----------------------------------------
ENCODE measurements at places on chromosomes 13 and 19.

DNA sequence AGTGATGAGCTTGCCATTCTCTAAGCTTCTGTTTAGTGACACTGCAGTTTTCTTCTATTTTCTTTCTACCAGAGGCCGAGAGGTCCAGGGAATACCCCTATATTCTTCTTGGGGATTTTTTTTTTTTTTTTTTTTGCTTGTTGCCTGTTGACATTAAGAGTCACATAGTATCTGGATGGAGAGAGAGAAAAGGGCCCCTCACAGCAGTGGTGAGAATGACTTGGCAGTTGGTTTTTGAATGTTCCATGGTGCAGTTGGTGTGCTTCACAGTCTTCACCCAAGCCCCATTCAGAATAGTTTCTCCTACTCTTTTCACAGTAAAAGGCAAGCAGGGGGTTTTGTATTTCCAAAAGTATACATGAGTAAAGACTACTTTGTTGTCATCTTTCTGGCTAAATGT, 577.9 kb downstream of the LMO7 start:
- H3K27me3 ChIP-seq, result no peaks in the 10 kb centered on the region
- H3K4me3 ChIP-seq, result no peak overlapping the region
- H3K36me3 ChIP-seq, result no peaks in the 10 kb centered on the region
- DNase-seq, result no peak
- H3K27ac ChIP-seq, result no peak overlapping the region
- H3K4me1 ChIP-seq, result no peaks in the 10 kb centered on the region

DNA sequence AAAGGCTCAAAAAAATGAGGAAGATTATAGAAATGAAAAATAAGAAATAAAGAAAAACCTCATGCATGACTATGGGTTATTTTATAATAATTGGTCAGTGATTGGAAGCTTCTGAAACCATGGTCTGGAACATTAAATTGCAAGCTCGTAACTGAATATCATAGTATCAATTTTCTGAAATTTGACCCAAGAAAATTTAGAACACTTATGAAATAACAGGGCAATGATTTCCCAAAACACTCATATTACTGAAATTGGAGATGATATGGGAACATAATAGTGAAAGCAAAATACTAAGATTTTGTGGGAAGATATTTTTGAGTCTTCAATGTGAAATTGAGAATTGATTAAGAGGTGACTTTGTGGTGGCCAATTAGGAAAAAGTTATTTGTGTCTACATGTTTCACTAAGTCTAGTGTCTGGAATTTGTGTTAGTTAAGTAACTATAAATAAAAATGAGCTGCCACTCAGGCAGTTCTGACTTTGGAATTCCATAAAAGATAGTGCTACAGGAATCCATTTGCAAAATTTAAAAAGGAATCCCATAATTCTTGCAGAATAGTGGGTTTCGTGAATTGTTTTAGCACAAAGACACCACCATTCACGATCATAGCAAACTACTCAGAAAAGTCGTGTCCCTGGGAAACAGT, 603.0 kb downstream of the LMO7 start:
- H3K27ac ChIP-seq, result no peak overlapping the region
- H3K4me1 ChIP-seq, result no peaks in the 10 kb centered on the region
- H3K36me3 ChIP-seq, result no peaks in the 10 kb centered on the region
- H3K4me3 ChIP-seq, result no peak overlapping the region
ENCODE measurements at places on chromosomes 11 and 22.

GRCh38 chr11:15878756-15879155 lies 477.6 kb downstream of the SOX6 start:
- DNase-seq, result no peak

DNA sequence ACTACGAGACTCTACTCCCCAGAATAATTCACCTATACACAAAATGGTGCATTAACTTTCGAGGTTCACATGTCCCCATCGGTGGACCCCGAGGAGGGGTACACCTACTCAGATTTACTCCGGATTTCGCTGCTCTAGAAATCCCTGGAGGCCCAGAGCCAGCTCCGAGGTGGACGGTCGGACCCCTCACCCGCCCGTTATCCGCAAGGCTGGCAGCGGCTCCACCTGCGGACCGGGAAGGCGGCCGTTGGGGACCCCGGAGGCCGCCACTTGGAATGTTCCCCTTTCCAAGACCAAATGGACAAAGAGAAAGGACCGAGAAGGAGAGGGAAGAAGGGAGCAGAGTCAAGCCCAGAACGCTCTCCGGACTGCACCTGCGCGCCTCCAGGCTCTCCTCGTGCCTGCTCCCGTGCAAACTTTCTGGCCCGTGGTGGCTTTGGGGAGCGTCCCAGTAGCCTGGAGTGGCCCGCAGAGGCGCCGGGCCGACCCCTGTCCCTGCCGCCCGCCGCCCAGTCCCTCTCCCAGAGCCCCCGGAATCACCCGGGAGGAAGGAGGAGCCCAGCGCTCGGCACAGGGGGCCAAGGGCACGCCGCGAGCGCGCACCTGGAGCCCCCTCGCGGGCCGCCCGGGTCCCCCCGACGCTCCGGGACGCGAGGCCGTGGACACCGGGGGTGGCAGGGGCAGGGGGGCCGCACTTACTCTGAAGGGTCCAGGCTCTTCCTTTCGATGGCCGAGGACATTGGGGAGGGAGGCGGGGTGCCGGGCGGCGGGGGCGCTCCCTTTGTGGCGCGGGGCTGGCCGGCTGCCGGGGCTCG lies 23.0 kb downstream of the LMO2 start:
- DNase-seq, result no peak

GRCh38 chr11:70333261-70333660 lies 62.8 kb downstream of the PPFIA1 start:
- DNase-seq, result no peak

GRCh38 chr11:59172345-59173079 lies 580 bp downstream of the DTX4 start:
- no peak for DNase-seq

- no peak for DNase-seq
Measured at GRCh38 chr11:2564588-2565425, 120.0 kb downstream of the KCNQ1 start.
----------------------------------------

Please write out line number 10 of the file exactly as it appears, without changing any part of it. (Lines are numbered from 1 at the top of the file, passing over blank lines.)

- H3K27ac ChIP-seq, result no peak overlapping the region